“the eternally repeated succession of worlds in infinite time is only the logical complement to the co-existence of innumerable worlds in infinite space… It is an eternal cycle in which matter moves, a cycle that certainly only completes its orbit in periods of time for which our terrestrial year is no adequate measure, a cycle in which the time of highest development, the time of organic life and still more that of the life of beings conscious of nature and of themselves, is just as narrowly restricted as the space in which life and self-consciousness come into operation; a cycle in which every finite mode of existence of matter, whether it be sun or nebular vapour, single animal or genus of animals, chemical combination or dissociation, is equally transient, and wherein nothing is eternal but eternally changing, eternally moving matter and the laws according to which it moves and changes. ” (Engels, Dialectics of Nature)

“Whereas only ten years ago the great basic law of motion, then recently discovered, was as yet conceived merely as a law of the conservation of energy, as the mere expression of the indestructibility and uncreatability of motion, that is, merely in its quantitative aspect, this narrow negative conception is being more and more supplanted by the positive idea of the transformation of energy, in which for the first time the qualitative content of the process comes into its own, and the last vestige of an extramundane creator is obliterated.” (Engels, Anti-Dühring)

“Motion is therefore as uncreatable and indestructible as matter itself” (Engels, Anti-Dühring)

“It already becomes evident here that matter is unthinkable without motion. And if, in addition, matter confronts us as something given, equally uncreatable as indestructible, it follows that motion also is as uncreatable as indestructible.” (Engels, Dialectics of Nature)

Engels further says “the creation and destruction of motion… presupposes a creator.” (Engels, Dialectics of Nature)

Lenin and Stalin both referred to Heraclitus’s statement:

“Speaking of the materialist views of the ancient philosopher Heraclitus, who held that “the world, the all in one, was not created by any god or any man, but was, is and ever will be a living flame, systematically flaring up and systematically dying down”‘ Lenin comments: “A very good exposition of the rudiments of dialectical materialism.” (Stalin, Dialectical and Historical Materialism, quoting from Lenin’s philosophical notebooks)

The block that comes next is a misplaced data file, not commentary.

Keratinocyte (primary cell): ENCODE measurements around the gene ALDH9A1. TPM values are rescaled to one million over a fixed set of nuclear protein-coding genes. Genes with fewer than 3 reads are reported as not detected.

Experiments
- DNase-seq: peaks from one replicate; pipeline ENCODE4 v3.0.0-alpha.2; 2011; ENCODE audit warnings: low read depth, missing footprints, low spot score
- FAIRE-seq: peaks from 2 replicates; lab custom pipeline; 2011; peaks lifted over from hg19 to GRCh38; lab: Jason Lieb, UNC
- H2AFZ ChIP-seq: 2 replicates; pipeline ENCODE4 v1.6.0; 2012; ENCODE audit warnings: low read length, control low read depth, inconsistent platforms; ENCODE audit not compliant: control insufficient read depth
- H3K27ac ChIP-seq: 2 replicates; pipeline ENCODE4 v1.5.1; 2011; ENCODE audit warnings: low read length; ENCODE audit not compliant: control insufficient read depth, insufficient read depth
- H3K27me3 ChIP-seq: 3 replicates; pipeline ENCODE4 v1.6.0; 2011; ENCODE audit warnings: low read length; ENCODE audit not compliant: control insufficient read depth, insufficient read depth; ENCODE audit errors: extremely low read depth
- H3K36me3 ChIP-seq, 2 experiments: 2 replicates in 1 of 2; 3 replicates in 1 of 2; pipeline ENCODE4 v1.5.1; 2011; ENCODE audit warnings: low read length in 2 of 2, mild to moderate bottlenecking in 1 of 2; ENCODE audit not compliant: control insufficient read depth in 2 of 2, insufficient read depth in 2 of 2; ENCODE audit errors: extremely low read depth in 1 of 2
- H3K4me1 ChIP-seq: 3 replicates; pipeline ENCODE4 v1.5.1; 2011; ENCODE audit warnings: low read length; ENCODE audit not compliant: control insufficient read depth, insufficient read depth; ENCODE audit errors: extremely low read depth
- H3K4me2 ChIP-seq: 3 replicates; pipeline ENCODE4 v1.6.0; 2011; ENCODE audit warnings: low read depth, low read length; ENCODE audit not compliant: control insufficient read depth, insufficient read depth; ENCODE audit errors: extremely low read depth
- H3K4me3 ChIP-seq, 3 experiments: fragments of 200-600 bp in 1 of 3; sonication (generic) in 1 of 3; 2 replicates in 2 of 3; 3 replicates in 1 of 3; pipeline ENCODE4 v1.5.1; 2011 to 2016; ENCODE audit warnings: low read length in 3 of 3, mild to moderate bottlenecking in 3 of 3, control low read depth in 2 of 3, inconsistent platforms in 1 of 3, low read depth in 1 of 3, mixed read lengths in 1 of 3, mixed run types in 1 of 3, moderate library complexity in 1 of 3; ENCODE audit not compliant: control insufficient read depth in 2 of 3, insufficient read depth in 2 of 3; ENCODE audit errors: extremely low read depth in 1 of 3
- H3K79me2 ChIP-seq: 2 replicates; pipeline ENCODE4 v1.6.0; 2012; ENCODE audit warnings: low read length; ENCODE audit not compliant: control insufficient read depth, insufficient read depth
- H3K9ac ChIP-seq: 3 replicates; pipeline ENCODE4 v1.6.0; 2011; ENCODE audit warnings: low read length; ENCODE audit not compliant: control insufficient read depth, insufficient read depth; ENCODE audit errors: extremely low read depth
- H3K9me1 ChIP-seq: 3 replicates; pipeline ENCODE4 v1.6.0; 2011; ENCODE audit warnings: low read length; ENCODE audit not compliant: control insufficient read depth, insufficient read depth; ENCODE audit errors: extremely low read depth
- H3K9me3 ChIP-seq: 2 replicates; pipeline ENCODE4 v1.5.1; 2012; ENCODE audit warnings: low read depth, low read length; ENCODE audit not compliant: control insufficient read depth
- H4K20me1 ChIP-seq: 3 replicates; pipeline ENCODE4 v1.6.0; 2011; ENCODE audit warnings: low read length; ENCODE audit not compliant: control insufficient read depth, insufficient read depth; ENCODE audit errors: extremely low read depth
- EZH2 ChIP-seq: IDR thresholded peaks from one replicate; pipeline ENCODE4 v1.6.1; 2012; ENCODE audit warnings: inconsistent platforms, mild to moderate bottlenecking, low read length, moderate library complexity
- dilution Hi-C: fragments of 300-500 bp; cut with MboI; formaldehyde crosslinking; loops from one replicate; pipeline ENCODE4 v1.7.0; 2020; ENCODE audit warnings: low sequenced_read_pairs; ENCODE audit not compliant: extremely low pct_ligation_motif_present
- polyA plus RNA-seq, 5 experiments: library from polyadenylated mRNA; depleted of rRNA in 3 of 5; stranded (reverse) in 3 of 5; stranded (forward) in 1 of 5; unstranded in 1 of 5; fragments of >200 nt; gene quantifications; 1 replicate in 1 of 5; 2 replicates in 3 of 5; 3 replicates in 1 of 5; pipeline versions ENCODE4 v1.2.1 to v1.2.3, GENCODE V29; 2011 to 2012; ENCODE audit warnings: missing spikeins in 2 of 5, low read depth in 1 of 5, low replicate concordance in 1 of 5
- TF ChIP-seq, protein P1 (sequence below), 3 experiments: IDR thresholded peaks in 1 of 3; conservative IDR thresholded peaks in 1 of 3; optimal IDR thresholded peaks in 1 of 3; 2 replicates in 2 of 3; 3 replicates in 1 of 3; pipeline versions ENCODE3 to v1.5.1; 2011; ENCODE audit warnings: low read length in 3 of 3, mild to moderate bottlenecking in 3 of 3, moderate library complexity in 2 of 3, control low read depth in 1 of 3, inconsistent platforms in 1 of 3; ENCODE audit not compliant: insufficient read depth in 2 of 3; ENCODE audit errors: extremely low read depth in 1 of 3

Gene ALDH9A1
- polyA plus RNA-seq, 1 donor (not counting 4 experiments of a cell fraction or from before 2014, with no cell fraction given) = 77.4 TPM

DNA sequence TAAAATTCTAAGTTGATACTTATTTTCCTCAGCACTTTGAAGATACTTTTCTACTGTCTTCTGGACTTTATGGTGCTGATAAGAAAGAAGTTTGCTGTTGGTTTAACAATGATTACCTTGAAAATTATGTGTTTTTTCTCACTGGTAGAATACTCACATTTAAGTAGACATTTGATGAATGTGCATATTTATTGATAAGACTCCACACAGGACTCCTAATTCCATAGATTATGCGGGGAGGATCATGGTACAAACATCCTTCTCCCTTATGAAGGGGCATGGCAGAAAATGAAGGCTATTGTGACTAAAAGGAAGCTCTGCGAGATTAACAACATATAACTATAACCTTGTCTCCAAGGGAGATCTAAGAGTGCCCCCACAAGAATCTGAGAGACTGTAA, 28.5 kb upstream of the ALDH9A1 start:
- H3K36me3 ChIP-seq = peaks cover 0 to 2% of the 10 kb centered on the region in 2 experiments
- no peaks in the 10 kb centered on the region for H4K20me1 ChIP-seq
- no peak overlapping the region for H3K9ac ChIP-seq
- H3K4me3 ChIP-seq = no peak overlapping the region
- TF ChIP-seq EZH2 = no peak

“The mechanists were criticized for being rigid determinists. They argued that chance or accident were merely the products of our ignorance: “. . . in reality they think that only necessity exists. Accident is a product of our ignorance, and therefore exclusively a subjective phenomenon.” To the extent that the dialectic view of accident can be disentangled from Hegelian terminology it is this: Certain elements in a situation are more relevant than others for the problem at hand. The analyst concentrates on these elements, and factors external to his scheme of analysis, but which may impinge on the events with which he is dealing, he calls “accidents.” “Hence the accidental may be defined as a cause which is not directly related to the lawful inner development of a given phenomenon. It appears as something external in relation to it. That is to say there may be two or more quite independent series of causes and effects which may intersect, and this intersection is accidental.”

The mechanists, in holding to the view that chance is incompatible with causality, are accused of failing to distinguish between the relevant and the irrelevant. The essence of the difference is that to the person looking into the past, “complete” determinism makes sense since the relevance of events can be judged on the basis of the effect they have produced. The person looking into the future does not have such wisdom of hindsight, and he must make some decision before the fact of the relevance of the factors involved since he cannot take all conceivable variables into consideration.” (Bauer, pp. 30-31)

As Engels explained, in trying to deny accidents mechanical materialism actually lowers everything to the level of mere accidents:

“chance is not here explained by necessity, but rather necessity is degraded to the production of what is merely accidental. If the fact that a particular pea-pod contains six peas, and not five or seven, is of the same order as the law of motion of the solar system, or the law of the transformation of energy, then as a matter of fact chance is not elevated into necessity, but rather necessity degraded into chance” (Engels, Dialectics of Nature)

Mechanical materialism was perhaps the most serious threat in the history of Soviet philosophy. The debate between mechanists and dialecticians started in the realm of philosophy of science, because most of the mechanists were natural scientists and not philosophers. They advocated a simplistic position which underestimated the importance of philosophy. They had a tendency of saying that the “simple facts” discovered by science should be accepted at face value, and philosophy should simply repeat those findings. They did not question the methodology they had inherited from the capitalist class, and instead of developing a methodology of science based on Marxism-Leninism, they wanted to twist Marxist dialectics into the typical mechanism used by non-dialectical capitalist scientists and philosophers of science. However, the Soviet mechanists still claimed to support dialectics and claimed that in fact they were the real dialectical materialists. This confusion is exemplified by their slogan that “dialectics is mechanist”.